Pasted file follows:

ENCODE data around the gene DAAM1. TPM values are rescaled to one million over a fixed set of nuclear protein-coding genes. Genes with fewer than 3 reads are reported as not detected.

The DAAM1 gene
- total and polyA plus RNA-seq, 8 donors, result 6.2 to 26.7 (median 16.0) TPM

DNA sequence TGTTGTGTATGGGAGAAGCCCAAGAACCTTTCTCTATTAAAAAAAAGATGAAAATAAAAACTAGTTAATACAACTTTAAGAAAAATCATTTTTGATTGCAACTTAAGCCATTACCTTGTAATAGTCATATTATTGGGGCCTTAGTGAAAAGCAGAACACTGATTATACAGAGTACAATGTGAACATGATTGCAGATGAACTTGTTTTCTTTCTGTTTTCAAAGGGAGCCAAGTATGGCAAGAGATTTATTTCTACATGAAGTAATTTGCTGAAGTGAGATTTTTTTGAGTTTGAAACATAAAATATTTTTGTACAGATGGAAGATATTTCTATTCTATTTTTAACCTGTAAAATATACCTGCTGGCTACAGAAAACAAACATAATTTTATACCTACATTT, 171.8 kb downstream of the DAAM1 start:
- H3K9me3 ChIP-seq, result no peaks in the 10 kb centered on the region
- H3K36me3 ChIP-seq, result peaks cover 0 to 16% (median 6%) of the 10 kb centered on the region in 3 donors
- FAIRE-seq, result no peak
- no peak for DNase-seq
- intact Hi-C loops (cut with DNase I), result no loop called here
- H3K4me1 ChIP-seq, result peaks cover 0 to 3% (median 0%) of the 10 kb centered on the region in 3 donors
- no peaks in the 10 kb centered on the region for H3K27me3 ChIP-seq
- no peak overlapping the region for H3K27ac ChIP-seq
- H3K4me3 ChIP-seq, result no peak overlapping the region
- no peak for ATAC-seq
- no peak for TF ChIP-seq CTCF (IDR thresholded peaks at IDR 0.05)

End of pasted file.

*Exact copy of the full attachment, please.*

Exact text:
ENCODE data around the gene DAAM1. TPM values are rescaled to one million over a fixed set of nuclear protein-coding genes. Genes with fewer than 3 reads are reported as not detected.

The DAAM1 gene
- total and polyA plus RNA-seq, 8 donors, result 6.2 to 26.7 (median 16.0) TPM

DNA sequence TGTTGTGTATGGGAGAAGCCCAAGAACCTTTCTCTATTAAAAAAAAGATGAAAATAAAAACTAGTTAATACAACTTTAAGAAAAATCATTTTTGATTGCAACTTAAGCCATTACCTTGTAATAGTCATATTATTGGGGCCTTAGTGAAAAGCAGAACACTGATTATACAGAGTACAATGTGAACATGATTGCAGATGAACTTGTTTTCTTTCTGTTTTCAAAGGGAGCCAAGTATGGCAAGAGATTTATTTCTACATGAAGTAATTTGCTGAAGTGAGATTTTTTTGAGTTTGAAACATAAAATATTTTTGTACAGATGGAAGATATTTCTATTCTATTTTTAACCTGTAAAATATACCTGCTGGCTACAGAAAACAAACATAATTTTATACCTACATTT, 171.8 kb downstream of the DAAM1 start:
- H3K9me3 ChIP-seq, result no peaks in the 10 kb centered on the region
- H3K36me3 ChIP-seq, result peaks cover 0 to 16% (median 6%) of the 10 kb centered on the region in 3 donors
- FAIRE-seq, result no peak
- no peak for DNase-seq
- intact Hi-C loops (cut with DNase I), result no loop called here
- H3K4me1 ChIP-seq, result peaks cover 0 to 3% (median 0%) of the 10 kb centered on the region in 3 donors
- no peaks in the 10 kb centered on the region for H3K27me3 ChIP-seq
- no peak overlapping the region for H3K27ac ChIP-seq
- H3K4me3 ChIP-seq, result no peak overlapping the region
- no peak for ATAC-seq
- no peak for TF ChIP-seq CTCF (IDR thresholded peaks at IDR 0.05)